By Darryl Mason
Rupert Murdoch has decided to try his hand at stand-up comedy :
The ignorant old bastard really has no idea what's going on. At all.
"People are used to reading everything on the net for free, and that's going to have to change."
Murdoch's on the verge of losing at least a hundred million or two on MySpace, after already kissing goodbye to a very personal couple of billion in the last year while revenue from the Wall Street Journal begins a downward spiral, and he thinks (or is praying) he can make people pay money to read online totally fabricated stories about Pauline Hanson's tits?
That's his Plan?
As online ad revenue growth stumbles and in some cases falls, publishers are being forced to rethink whether charging for access is possible, or whether readers would simply stop going to their websites.
....as they cut costs, publishers are looking for ways to get more people to read -- and pay for -- journalism.
Time is running out.
And it's particularly interesting that Rupert Murdoch sees news aggregators as "stealing" his "copyright" because they link to his media's stories and videos.
Let's see what else this alleged visionary, who happily gave up his Australian citizenship to brainwash Americans into supporting wars that would ultimately end up utterly devastating their communities, has to say about the Future Of Online Media :
Mr Murdoch also questioned whether the newspaper industry should continue to allow online news aggregators such as Google to aggregate newspaper content without being compensated for it.
"Should we be allowing Google to steal all our copyrights? If you have a brand like The New York Times or The Wall Street Journal, you don't have to," said Mr Murdoch. "You can say, thanks but no thanks."
There's a visionary plan to ratchet up the faith of stockholders. Tell Google and Yahoo to cough up some cream or go fuck themselves.It's particularly fascinating to see that Rupert Murdoch thinks Google is "stealing" his "copyright" because they are linking to his media's stories and videos, most of which are based around things that happened to other people, people who mostly don't want to be in the news to begin with. Rupert Murdoch actually believes he really does own The News, that is The News that happens in the private lives of private people.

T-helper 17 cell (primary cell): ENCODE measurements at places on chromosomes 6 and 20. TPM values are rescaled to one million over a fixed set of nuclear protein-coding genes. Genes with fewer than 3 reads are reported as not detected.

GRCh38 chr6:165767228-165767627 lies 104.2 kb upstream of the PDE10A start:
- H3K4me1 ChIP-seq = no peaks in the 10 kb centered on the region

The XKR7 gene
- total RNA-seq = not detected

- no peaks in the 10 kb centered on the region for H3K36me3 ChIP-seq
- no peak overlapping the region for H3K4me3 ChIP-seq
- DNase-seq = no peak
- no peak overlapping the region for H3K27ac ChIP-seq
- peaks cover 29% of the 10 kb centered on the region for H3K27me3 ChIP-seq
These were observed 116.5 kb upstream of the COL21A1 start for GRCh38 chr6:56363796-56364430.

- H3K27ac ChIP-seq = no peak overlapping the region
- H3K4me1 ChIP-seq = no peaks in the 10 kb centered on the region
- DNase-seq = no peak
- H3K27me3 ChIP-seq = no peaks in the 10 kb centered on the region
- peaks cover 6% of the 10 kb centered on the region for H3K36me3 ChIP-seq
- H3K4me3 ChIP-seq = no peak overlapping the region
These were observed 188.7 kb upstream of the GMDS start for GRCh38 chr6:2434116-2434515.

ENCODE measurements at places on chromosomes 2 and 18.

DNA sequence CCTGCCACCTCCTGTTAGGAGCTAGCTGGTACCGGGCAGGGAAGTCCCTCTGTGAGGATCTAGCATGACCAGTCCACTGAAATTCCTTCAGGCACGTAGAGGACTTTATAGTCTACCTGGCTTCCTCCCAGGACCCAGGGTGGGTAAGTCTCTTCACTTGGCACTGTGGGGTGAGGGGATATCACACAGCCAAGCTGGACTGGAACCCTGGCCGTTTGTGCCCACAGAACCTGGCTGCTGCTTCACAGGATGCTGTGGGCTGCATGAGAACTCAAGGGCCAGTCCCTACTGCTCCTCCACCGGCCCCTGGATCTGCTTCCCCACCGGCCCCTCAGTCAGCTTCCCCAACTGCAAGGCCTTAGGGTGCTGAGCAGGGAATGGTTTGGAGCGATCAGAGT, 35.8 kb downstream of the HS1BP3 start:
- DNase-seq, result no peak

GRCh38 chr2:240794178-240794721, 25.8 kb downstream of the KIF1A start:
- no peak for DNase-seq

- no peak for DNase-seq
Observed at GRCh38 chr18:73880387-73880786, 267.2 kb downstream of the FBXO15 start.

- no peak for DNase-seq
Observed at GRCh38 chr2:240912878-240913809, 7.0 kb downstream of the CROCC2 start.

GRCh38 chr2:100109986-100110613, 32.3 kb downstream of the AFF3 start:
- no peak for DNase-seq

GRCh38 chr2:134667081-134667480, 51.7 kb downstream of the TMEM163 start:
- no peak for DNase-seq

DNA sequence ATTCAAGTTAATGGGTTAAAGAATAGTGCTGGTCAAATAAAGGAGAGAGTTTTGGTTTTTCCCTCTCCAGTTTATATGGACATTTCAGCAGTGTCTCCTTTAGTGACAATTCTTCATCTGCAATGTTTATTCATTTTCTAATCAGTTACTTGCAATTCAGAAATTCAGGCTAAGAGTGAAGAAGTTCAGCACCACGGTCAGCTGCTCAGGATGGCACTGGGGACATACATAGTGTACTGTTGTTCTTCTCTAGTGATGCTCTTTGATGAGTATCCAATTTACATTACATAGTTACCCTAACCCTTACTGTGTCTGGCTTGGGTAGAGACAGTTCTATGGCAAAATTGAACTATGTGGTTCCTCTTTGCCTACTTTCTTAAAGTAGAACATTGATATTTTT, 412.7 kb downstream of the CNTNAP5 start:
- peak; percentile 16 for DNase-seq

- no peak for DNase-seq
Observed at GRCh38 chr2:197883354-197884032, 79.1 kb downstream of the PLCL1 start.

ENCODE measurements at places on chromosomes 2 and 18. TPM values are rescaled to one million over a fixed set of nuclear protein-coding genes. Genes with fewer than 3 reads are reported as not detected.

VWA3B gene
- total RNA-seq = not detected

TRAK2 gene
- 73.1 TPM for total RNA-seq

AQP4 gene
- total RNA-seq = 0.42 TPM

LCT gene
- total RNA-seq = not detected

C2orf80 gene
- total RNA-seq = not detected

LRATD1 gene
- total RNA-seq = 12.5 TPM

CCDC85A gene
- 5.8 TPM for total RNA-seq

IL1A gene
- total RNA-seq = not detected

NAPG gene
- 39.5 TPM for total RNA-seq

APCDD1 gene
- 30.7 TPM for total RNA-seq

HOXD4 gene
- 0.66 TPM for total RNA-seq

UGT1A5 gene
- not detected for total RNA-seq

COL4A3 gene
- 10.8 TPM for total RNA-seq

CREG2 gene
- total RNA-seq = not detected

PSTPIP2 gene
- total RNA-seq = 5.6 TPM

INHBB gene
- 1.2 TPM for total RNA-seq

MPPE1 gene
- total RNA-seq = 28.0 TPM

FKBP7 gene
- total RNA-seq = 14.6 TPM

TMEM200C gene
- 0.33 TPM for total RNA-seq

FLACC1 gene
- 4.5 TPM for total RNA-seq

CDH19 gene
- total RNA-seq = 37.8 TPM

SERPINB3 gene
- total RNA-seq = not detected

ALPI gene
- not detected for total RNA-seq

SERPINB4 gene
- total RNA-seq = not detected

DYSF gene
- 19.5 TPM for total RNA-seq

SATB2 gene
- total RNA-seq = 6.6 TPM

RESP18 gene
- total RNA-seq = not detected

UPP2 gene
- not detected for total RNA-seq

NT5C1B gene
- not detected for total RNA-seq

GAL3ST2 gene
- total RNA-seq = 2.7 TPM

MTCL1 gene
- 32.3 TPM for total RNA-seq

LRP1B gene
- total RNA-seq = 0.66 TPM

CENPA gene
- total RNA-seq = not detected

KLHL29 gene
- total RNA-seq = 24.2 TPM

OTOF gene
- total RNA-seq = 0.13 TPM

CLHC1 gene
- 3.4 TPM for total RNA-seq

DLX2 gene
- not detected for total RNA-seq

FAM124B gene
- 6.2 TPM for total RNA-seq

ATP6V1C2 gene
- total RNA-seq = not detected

More and more of his own media's millions of worldwide newspaper column inches and thousands of hours of TV 'news' is filling up with stories and photos his journalists are "stealing" from bloggers or social networking sites and user-created aggegator sites like Digg, usually without any credit whatsoever, let alone payment. The same goes for the constant begging and badgering from his Australian online newspapers for readers to "send us your stories" and "send us your photos" on the condition that the Murdoch newspaper keeps the copyright of anything reader-submitted and can sell them into syndication with no compensation at all to the reader who submitted. In journalism, begging readers for stories is the stuff of early, humiliating defeat. We can't afford to send out so many reporters anymore, so why don't you send us stories we can run for free instead? Have you spied your neighbour fucking a goat dressed in a tutu in his backyard? Take a photo and send us a story....
When this is all over, and when the current generation growing up online hits adulthood, the New York Times and The Wall Street Journal and Fox News and almost all the other icons of modern media will be seen as so very, very 20th century, and all but worthless as mega-brands. They will be worth much, much less than what they're worth even today. The future is not massive domination of news markets by one or two mega-corporations, thank fuck, but locally based, inexpensively run, news websites and community newspapers. As it should be, as it already is across Asia.
You'd expect an allegedly visionary media mogul to know that.Or maybe he's still betting on China letting him turn the misfortunes and humiliations of its people into another few billion for the pile.
It's not the kind of bet I'd be taking with other peoples' money.